The Dow Jones industrial average (^DJI) fell 4.15 points, or 0.02 percent, to 17,863.43, the Standard & Poor’s 500 index (^GSPC) lost 2.38 points, or 0.1 percent, to 2,099.93 and the Nasdaq composite (^IXIC) dropped 14.74 points, or 0.3 percent, to 5,127.74.

The declines paused a rally that took shape in October, the best monthly performance for major stock indexes in four years.

“We have had in the past month … a very strong market, a very sharp rebound, and I think that’s also probably causing some profit taking more than you might expect from the news that’s out there,” said Tim Ghriskey, chief investment officer of Solaris Asset Management in New York.

Seven of the 10 major S&P sectors finished lower. The S&P energy sector fell 1 percent, with Chevron (CVX) off 2.3 percent to $94.55 and Exxon Mobil (XOM) down 1.4 percent at $84.81.

The utilities group dropped 0.8 percent and materials declined 0.5 percent.

The S&P health care sector fell 0.4 percent, weighed down by Celgene’s results.

Drug Price Probe

A U.S. Senate panel began a probe Wednesday into drug price increases, seeking documents from four drugmakers including Valeant Pharmaceuticals. U.S.-listed Valeant (VRX) shares tumbled 14.4 percent to $78.77 on Thursday.

The probe hit the entire biotech group and the broader market as well, said Larry Peruzzi, a senior equity trader at Cabrera Capital Markets in Boston.

HomeAway surged 25.3 percent to $40.15 after Expedia said it would buy the vacation rental site for $3.9 billion. Expedia (EXPE) rose 2.4 percent to $137.40.

Declining issues outnumbered advancing ones on the NYSE by 1,561 to 1,488, for a 1.05-to-1 ratio on the downside; on the Nasdaq, 1,497 issues fell and 1,283 advanced for a 1.17-to-1 ratio favoring decliners.

The S&P 500 posted 22 new 52-week highs and 7 new lows; the Nasdaq recorded 94 new highs and 71 new lows.

About 7.3 billion shares changed hands on U.S. exchanges, compared with the 7 billion daily average for the past 20 trading days, according to Thomson Reuters data.

Market Wrap: Stocks End Flat as Fed Rate Hike Eyed

Jeh Johnson Rings Opening Bell At New York Stock ExchangeNEW YORK — U.S. stocks ended little changed Friday, with a rise in financials countered by a slide in utilities and other sectors, as Wall Street took the strong U.S. jobs report as evidence the Federal Reserve will soon raise interest rates.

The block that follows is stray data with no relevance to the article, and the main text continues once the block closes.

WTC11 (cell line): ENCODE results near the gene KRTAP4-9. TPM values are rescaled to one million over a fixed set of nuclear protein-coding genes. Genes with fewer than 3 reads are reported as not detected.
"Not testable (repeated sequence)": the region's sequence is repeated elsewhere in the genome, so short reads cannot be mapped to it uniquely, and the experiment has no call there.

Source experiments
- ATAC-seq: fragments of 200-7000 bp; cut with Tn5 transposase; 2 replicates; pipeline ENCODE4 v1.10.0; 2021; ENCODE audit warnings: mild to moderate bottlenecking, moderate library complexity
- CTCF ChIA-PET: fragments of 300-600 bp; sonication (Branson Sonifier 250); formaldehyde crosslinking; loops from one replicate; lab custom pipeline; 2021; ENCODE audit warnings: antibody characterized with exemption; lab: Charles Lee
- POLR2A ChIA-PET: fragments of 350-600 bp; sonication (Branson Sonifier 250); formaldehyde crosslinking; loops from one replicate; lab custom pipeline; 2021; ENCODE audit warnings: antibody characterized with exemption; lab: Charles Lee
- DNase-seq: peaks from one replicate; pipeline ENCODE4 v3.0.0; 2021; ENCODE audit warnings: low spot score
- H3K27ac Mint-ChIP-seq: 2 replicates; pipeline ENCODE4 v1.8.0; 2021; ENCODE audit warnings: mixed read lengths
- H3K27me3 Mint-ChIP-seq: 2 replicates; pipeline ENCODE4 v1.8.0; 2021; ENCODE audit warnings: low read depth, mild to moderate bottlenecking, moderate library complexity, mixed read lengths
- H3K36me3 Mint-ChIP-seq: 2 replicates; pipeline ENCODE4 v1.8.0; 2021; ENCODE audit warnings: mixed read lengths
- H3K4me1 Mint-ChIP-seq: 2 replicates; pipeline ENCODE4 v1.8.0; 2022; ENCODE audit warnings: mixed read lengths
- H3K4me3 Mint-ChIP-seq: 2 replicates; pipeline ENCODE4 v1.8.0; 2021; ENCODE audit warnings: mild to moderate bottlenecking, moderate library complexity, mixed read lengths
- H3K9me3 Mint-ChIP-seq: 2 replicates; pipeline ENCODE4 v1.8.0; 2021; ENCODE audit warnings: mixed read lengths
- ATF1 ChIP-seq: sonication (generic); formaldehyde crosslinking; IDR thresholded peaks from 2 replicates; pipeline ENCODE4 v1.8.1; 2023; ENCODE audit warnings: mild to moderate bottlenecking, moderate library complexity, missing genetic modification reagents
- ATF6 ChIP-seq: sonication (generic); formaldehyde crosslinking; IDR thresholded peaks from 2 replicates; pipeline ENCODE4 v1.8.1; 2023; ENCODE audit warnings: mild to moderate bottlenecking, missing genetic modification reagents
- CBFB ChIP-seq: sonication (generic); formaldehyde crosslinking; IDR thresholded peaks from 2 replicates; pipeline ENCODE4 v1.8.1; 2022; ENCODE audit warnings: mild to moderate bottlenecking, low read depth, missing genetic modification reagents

Since the Fed last week opened the door to a rate increase in December, investors have been looking to economic reports for clues to whether the central bank will take action. Data released Friday showed U.S. non-farm payrolls growth in October was the best since December 2014, while the unemployment rate fell to 5 percent, the lowest since April 2008.

While higher interest rates themselves are not a good thing, a vote of confidence in the strength of the economy I think is going to overshadow that over time.

The three major indexes posted higher weekly performances for the sixth week in a row, after posting their best monthly results in four years in October.

The overall market Friday was “holding up well,” Peter Jankovskis, co-chief investment officer at OakBrook Investments in Lisle, Illinois, who noted that a Fed action would indicate the economy is healthy enough to tolerate higher rates.

“While higher interest rates themselves are not a good thing, a vote of confidence in the strength of the economy I think is going to overshadow that over time,” Jankovskis said.

The Dow Jones industrial average (^DJI) rose 46.9 points, or 0.3 percent, to 17,910.33, the Standard & Poor’s 500 index (^GSPC) lost 0.73 points, or 0.03 percent, to 2,099.2 and the Nasdaq composite (^IXIC) added 19.38 points, or 0.4 percent, to 5,147.12.

The S&P financial sector rose 1.1 percent, leading all sectors. Banks tend to benefit from higher borrowing rates, and shares of JPMorgan (JPM), Bank of America (BAC) and Citigroup (C) each climbed at least 3 percent, making them the biggest positive influences on the S&P.

The rate-sensitive utilities sector dropped 3.6 percent, the worst performing group. The S&P consumer staples sector fell 1.1 percent, while the energy group dipped 0.4 percent as crude oil prices were down.

Focus on Rate Increase

“The market is reacting today as if rates will be increased in December,” said Ben Halliburton, chief investment officer at Tradition Capital Management in Summit, New Jersey.

“They’re rotating money to take advantage of that or cut back where they’re not going to be advantageous,” Halliburton added.